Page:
Flip Happy Crepes, a block west of South Lamar in a tree-shaded dirt parking lot, serves a variety of what they term “savory crepes” and “sweet crepes.” The savory selections include a smoked salmon with herbed cream cheese, spinach and tomato crepe, as well as a tarragon mushroom, goat cheese, caramelized onion, spinach, tomato and chives crepe, sure to delight the vegetarians in your party. Calling ahead is recommended—Flip Happy is only open limited hours on select days, but sometimes adds Sunday hours to its calendar. 400 Jessie St. Tel. 512-552-9034. Hours: Wed. to Fri. 10:30 a.m. to 2:30 p.m., Sat. 9 a.m. to 3 p.m.

The Mighty Cone, though a brand new addition to the Austin trailer scene, features one of Austin’s recently legendary outdoor food offerings—the hot chicken cone, made by Hudson’s on the Bend for the annual Austin City Limits Music Festival (ACL). Though 75,000 fans a day converge on the festival to see a staggering collection of bands, the cones have received a special place in ACL lore, to where some festival-goers slot in “Hot Chicken Cone” in between bands they want to see. (Come to think of it, “Hot Chicken Cone” would be a plausible name for an ACL band.) They’re quite simply one of the most sumptuous creations ever wrapped in a tortilla. 1603 S. Congress Ave. (next to Hey Cupcake!). Tel. 512-383-9609. Hours: Tue. to Thu. and Sun. 11 a.m. to 9 p.m., Fri. and Sat. 11 a.m. to 11 p.m.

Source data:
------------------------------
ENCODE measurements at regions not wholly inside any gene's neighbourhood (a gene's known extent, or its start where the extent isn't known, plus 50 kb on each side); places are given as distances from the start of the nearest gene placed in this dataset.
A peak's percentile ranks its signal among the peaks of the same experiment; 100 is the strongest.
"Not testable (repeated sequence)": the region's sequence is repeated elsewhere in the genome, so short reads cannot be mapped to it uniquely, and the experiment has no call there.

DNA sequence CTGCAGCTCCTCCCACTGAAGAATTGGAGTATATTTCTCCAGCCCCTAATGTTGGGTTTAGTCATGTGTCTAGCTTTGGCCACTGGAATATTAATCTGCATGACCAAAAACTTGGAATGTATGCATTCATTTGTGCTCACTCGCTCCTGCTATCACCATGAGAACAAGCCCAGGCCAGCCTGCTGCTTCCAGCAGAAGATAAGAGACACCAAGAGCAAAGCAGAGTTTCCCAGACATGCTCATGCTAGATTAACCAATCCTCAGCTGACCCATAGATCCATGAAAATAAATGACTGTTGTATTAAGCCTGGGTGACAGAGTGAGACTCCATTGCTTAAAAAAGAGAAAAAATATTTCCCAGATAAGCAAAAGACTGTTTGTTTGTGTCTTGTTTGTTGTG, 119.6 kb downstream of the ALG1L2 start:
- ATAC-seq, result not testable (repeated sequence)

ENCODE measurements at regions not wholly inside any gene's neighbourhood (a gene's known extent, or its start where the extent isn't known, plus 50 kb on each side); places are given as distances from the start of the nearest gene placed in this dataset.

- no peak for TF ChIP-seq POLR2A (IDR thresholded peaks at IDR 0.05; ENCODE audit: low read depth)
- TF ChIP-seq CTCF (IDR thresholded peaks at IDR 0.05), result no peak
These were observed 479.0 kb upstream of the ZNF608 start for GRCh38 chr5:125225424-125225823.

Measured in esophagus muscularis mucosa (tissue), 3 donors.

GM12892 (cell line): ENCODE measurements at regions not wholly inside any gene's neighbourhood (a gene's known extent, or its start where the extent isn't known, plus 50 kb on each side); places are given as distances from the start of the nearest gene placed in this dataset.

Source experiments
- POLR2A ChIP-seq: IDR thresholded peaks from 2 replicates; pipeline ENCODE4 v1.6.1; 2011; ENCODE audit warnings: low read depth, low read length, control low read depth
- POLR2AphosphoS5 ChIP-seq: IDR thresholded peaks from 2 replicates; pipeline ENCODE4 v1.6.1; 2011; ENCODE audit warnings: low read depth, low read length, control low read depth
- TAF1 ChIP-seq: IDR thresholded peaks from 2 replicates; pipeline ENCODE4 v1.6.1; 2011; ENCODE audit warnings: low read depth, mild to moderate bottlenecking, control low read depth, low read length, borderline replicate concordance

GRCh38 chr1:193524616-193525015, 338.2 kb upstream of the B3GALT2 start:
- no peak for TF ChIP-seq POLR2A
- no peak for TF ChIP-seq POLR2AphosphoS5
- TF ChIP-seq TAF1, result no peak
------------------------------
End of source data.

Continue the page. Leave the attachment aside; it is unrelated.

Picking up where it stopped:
Hey Cupcake! is not just a friendly salutation—it’s the Airstream home of one of Austin’s favorite dessert options. In addition to various chocolate, vanilla and carrot cake varieties, the dessert place also offers a red velvet cupcake option topped with cream cheese. You can also make your cupcake a “whipper snapper,” which allows you to get a free shot of fresh whipped cream injected directly into the cupcake. 1600 Block of S. Congress. Tel. 512-476-2253. Hours: Tue. to Sat. 12 to 9 p.m., Sun. 1 to 8 p.m.